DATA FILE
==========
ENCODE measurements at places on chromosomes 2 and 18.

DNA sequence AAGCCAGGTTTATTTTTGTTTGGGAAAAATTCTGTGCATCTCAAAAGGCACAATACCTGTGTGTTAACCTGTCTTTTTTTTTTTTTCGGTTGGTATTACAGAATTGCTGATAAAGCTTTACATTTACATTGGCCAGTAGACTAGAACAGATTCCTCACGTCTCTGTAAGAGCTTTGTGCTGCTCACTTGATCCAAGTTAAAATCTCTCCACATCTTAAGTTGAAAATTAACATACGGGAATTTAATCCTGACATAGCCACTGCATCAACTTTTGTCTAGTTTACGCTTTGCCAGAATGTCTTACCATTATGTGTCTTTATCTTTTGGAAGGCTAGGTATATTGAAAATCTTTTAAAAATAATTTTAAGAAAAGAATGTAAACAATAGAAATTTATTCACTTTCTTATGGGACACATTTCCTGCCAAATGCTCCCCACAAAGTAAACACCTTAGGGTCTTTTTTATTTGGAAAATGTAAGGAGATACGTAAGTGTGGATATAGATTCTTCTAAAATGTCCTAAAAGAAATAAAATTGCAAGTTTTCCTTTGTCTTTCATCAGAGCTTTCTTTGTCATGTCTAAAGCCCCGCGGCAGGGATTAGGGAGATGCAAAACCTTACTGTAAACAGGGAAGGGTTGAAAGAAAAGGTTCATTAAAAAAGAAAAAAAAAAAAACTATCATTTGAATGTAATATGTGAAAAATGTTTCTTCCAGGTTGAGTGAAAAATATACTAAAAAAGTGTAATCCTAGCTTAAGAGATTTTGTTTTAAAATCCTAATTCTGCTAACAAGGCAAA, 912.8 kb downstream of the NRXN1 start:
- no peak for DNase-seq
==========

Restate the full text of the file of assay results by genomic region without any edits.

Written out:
ENCODE measurements at places on chromosomes 2 and 18.

DNA sequence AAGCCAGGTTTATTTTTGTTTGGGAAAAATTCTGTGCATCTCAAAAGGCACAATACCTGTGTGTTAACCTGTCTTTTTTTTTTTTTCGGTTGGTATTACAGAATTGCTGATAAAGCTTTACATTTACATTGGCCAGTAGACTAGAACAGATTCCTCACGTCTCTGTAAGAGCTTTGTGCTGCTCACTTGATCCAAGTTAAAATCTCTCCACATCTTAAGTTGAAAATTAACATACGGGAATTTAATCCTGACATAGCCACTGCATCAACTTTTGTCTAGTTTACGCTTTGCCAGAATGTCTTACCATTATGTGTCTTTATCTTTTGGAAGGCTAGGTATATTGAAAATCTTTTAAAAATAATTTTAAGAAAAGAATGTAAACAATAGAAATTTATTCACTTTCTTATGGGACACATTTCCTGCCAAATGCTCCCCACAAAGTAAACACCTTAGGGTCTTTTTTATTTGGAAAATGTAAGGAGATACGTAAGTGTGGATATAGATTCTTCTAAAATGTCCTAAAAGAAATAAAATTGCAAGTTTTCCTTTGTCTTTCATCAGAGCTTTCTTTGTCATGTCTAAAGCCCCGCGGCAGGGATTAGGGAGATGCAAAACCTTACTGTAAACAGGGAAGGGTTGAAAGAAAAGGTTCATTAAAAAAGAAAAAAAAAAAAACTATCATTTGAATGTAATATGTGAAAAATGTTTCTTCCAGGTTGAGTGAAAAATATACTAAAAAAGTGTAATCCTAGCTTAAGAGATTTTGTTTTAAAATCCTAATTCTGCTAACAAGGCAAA, 912.8 kb downstream of the NRXN1 start:
- no peak for DNase-seq